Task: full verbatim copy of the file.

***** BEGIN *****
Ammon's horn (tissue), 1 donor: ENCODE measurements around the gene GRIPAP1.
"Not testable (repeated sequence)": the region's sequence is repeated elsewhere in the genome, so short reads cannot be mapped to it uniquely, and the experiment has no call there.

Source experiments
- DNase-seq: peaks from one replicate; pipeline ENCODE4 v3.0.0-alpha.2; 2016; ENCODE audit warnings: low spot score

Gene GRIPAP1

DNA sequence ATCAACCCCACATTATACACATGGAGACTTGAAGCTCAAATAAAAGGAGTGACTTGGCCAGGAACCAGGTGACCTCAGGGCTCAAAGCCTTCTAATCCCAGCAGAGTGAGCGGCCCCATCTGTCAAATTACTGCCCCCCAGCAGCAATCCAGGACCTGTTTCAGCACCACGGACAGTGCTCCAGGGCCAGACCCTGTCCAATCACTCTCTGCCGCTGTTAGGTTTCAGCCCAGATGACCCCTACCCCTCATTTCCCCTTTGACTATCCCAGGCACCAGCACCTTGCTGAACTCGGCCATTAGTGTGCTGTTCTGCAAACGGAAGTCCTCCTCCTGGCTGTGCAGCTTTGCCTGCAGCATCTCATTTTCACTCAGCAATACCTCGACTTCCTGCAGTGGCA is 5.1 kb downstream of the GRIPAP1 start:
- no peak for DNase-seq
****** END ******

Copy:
Ammon's horn (tissue), 1 donor: ENCODE measurements around the gene GRIPAP1.
"Not testable (repeated sequence)": the region's sequence is repeated elsewhere in the genome, so short reads cannot be mapped to it uniquely, and the experiment has no call there.

Source experiments
- DNase-seq: peaks from one replicate; pipeline ENCODE4 v3.0.0-alpha.2; 2016; ENCODE audit warnings: low spot score

Gene GRIPAP1

DNA sequence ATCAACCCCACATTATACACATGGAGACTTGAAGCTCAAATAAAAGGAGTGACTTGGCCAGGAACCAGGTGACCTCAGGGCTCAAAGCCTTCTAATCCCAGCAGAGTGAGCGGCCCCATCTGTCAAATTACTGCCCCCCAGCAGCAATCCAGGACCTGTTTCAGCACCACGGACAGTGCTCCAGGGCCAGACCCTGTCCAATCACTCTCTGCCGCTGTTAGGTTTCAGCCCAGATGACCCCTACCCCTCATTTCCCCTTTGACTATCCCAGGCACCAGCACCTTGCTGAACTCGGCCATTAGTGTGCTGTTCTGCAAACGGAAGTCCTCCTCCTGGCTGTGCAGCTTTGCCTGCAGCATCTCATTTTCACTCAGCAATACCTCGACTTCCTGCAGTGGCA is 5.1 kb downstream of the GRIPAP1 start:
- no peak for DNase-seq